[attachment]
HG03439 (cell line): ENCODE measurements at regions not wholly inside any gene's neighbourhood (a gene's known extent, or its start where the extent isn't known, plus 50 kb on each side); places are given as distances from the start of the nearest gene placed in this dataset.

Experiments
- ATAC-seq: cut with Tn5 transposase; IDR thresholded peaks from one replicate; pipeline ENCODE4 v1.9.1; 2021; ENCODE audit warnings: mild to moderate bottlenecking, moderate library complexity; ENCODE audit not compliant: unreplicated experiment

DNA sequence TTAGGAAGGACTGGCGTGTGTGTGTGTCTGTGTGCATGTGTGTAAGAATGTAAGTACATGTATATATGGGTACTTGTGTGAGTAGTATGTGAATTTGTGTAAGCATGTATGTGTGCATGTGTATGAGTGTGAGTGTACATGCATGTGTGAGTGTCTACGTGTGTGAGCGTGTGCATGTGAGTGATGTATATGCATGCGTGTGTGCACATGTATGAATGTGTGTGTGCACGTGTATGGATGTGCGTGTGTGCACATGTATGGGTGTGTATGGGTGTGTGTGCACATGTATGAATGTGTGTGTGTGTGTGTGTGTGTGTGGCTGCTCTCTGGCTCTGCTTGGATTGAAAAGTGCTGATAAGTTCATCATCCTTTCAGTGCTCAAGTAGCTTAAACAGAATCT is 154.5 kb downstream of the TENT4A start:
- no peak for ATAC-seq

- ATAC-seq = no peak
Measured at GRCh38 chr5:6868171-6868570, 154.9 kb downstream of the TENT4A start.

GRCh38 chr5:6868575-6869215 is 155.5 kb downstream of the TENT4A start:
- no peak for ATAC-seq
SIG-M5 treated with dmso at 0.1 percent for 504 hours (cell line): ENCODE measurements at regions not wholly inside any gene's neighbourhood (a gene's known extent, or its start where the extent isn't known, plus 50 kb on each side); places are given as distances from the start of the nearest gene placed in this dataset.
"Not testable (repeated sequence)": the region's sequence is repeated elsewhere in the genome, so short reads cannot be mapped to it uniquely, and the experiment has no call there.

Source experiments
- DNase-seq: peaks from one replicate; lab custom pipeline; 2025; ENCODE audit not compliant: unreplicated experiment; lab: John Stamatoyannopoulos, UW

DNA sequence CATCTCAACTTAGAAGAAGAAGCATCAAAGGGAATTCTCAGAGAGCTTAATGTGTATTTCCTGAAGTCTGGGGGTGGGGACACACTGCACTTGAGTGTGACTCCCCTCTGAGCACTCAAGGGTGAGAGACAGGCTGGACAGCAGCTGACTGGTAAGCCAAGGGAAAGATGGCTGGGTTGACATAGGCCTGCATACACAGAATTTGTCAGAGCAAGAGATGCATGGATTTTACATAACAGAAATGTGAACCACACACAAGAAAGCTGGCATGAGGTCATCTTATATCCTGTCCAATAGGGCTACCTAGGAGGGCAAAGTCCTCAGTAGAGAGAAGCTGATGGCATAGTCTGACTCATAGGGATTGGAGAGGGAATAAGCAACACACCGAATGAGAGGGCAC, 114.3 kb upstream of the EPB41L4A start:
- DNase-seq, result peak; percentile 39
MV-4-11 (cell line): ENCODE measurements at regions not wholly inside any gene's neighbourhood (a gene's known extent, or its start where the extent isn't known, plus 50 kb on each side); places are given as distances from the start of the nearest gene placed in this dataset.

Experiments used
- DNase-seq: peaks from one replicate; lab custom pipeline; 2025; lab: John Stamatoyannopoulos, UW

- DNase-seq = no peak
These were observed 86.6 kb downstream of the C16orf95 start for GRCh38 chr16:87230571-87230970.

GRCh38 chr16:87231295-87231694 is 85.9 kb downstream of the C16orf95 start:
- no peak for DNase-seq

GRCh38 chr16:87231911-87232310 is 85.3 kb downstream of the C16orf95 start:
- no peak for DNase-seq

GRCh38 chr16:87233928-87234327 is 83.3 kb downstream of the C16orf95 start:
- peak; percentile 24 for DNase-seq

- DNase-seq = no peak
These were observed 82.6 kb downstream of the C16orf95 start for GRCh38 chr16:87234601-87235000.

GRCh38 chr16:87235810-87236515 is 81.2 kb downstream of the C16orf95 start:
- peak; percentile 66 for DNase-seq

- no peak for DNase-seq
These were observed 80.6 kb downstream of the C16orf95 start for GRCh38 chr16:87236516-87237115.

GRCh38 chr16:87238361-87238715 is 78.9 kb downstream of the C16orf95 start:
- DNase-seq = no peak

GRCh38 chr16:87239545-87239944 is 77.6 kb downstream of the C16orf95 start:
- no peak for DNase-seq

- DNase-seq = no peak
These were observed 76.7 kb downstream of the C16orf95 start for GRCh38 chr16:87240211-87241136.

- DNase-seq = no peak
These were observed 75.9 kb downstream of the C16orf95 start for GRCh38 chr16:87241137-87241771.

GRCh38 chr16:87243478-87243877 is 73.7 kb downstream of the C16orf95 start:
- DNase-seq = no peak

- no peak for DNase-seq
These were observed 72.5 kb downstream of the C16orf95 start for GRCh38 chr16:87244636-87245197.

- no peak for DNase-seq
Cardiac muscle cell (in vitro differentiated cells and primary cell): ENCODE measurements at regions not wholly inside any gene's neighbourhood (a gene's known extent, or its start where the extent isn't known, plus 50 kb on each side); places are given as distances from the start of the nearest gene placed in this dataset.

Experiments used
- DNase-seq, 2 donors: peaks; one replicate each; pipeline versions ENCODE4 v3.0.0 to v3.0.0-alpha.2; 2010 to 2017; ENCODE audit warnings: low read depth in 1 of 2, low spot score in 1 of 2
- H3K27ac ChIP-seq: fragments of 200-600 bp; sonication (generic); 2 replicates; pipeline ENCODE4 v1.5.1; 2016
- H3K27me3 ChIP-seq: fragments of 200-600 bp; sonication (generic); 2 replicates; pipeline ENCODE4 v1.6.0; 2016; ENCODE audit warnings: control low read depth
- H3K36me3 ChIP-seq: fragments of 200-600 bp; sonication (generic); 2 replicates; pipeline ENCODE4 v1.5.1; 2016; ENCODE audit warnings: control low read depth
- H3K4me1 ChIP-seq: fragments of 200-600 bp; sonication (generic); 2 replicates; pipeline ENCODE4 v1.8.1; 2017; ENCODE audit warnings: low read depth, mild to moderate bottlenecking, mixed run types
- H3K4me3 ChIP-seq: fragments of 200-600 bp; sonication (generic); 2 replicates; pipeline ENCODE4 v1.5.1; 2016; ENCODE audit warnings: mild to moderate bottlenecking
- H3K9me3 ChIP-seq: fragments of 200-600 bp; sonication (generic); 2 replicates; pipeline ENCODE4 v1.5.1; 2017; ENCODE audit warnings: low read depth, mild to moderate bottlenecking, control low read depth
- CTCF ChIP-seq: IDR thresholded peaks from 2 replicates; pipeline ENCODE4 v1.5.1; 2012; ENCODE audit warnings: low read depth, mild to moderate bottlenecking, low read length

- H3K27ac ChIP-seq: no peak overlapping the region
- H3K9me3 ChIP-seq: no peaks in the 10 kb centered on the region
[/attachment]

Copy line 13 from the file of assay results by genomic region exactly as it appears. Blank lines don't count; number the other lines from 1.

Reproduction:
- DNase-seq: peaks from one replicate; lab custom pipeline; 2025; ENCODE audit not compliant: unreplicated experiment; lab: John Stamatoyannopoulos, UW